WARNING: This story contains details some readers may find distressing.
Securing funding is just one of many hurdles to overcome while searching for answers about children who never came home from residential schools, say people who do the work.
Alberta Premier Jason Kenney announced on Wednesday the province would make $8 million available in grants to Indigenous communities and groups to study potential unmarked burial sites, conduct archival research or install commemorative monuments.
Indigenous leaders attending the Edmonton announcement lauded the flexibility of the grants, which will give applicants up to $150,000 for work such as ground-penetrating radar exploration, interviewing elders or partnering with experts to locate remains.
Combined with federal grant funding from another $27-million pool, it could give communities a strong start on this complex work, said Kisha Supernant, a University of Alberta archeology professor who helps Indigenous communities search burial sites.
She hopes the funding can also be used for training and empowering Indigenous people to do the research, and counselling for the inevitable trauma it triggers.
“Spiritual supports, cultural supports, mental health supports are essential in this work, because it is, speaking from experience, extremely difficult to do,” she said.
Archeologists and private companies could gather data from underground, she said. Archeologists are working on a set of standards to ensure such searches are consistent, she said.
The bottleneck comes in interpreting the data, which a limited number of experts are trained to do.
There could also be hundreds of potential places to look in Alberta, should communities be willing. There were 25 residential schools, some of which operated on multiple sites.
Those numbers don’t include day schools or boarding schools outside the federal government’s purview, which may also have burial sites, Supernant said.
Inaccessible records, private land more hurdles to searches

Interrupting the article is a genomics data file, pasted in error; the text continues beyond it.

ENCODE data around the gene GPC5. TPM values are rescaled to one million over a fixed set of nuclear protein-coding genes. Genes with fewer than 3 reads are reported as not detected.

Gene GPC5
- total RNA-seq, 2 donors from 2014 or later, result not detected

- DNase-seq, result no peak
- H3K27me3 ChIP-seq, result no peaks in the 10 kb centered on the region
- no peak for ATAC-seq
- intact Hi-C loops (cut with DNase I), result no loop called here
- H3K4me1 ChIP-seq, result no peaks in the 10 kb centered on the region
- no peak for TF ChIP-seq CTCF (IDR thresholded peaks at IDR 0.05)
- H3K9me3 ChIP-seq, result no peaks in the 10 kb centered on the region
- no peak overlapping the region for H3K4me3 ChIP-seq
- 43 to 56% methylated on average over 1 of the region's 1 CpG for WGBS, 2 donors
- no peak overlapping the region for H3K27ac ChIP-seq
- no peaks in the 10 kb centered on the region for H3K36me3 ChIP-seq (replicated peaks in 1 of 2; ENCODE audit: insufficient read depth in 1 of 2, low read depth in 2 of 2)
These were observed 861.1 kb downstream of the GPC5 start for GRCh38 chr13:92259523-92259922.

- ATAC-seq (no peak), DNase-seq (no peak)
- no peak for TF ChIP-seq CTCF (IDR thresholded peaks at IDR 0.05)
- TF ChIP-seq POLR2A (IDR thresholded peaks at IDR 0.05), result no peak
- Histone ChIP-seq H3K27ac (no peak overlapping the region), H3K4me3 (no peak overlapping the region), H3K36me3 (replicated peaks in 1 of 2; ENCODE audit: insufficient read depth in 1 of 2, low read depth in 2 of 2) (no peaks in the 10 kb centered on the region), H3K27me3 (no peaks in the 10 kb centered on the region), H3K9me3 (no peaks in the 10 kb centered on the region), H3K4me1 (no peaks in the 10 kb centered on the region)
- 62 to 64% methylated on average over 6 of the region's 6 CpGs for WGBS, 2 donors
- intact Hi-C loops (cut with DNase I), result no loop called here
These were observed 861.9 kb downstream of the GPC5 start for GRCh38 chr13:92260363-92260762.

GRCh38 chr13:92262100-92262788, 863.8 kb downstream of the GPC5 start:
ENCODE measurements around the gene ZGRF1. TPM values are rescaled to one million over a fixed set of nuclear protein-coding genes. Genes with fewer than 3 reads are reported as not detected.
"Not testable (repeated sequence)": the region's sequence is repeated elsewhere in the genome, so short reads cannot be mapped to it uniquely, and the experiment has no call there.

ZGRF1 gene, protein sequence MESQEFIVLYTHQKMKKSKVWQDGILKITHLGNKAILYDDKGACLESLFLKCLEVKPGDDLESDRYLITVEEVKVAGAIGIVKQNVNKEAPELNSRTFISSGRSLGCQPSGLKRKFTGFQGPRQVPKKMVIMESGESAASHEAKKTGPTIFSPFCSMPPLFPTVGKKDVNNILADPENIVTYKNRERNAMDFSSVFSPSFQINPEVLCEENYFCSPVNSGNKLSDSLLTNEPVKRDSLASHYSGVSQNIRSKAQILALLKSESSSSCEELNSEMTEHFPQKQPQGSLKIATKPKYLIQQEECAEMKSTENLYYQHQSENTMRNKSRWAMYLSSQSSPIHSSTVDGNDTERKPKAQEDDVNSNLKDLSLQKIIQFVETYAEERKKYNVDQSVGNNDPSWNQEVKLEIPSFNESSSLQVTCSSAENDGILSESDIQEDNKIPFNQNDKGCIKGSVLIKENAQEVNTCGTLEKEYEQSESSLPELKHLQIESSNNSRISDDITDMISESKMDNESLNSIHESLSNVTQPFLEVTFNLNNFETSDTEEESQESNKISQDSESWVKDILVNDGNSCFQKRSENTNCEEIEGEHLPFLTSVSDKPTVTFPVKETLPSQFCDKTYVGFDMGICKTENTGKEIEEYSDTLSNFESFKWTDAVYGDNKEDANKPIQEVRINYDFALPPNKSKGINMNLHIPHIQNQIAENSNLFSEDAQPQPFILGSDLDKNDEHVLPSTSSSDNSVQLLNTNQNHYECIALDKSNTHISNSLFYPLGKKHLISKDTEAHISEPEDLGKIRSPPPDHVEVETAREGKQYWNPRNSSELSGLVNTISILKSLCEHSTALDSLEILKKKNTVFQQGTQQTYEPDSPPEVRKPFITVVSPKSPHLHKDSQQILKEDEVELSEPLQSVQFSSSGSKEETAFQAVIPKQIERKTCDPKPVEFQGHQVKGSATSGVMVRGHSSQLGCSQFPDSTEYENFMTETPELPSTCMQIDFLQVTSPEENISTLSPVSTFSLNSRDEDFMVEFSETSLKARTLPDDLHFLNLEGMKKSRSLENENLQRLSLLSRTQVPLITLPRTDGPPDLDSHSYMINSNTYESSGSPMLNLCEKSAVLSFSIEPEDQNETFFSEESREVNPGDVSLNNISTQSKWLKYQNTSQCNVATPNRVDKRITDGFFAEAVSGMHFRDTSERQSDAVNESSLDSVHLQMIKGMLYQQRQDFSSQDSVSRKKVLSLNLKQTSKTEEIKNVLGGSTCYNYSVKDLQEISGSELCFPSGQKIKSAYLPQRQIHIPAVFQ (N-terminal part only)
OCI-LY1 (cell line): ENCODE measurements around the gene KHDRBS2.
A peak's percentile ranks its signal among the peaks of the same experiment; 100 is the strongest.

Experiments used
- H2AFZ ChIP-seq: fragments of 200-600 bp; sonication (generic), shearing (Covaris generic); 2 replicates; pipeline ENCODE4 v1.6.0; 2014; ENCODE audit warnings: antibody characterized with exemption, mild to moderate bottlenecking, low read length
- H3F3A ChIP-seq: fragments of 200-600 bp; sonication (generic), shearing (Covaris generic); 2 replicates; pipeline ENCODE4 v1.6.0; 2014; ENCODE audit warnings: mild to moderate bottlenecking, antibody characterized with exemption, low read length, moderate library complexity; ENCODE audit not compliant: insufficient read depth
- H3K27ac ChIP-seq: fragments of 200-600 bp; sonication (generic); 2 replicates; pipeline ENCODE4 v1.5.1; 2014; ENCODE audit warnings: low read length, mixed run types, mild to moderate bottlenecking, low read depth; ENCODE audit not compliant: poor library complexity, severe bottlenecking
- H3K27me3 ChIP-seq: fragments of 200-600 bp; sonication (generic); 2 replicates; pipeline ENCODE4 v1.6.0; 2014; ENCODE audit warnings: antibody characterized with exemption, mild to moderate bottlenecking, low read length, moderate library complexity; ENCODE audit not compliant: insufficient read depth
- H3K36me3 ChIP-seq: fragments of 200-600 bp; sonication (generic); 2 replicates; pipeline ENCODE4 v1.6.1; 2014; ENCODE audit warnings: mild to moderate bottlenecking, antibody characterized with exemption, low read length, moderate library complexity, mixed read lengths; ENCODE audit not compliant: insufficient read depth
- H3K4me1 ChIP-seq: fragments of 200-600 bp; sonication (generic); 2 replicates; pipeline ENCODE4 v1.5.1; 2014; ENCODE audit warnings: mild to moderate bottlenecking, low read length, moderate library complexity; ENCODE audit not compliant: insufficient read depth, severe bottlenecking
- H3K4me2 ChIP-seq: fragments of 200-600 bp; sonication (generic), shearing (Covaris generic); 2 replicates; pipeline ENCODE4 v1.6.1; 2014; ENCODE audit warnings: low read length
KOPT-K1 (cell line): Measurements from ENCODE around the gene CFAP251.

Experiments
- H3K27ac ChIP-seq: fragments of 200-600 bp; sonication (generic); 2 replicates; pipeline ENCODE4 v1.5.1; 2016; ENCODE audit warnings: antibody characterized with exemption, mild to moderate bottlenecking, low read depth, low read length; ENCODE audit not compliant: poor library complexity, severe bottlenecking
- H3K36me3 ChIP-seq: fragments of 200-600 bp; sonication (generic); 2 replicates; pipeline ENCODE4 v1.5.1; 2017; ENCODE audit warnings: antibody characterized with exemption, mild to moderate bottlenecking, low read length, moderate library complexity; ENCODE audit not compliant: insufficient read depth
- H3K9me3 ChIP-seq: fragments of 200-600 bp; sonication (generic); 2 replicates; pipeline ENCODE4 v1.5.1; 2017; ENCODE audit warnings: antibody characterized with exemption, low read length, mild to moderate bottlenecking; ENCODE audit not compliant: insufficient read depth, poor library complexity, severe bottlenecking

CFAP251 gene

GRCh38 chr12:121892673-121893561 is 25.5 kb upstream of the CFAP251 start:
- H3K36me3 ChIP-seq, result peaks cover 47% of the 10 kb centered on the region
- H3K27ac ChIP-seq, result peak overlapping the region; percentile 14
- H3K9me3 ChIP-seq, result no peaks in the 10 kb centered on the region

Eleven former residential schools were located in northern Alberta in Treaty 8 territory.
Some communities are more prepared than others to begin ground searches, says Grand Chief Arthur Noskey.
Adding to the complexity is the mixture of ownership of the land of former sites, he says.
Two schools, St. Peter’s and St. Bernard’s, operated for decades in Grouard, near High Prairie. Hundreds of children passed through those schools, Noskey said.
After preliminary findings from a survey using ground-penetrating radar at a former Kamloops residential school site last month suggested the remains of 215 children are buried there, an elder approached Noskey.
He remembers construction workers finding human bones years ago on one of the Grouard school sites.
Noskeyis also frustrated by the reluctance of churches and government to share some of the archival records that could help communities track the fate of some children.
“Treaty 8 is going to strategize,” he said. “Hopefully to bring closure to this process. To this history.”
Lyle Keewatin Richards, vice-president of the Remembering the Children Society, hopes his group will qualify for some of the new provincial funding.
Since 1987, the society has investigated the fates of Indigenous children who never returned from the Red Deer Industrial School. It closed in 1919.
Initial radar work in 2005 and 2006 found the remains of 42 children in an unmarked graveyard, and another location, he said. But the surveys found evidence of more potential secrets underground, he said.
The organization wants to study more sites with newer technology, he said.
“We don’t know what we don’t know,” he said. “We don’t know how many kids are there. We don’t know how many kids went there. We don’t know how many kids died. We thought we had a clean, nice clean number, but Kamloops has taught us that we don’t know.”
At the Wednesday news conference, Indigenous leaders said they will hold ceremonies with elders and other community members to best determine how grant funding should be spent on searches.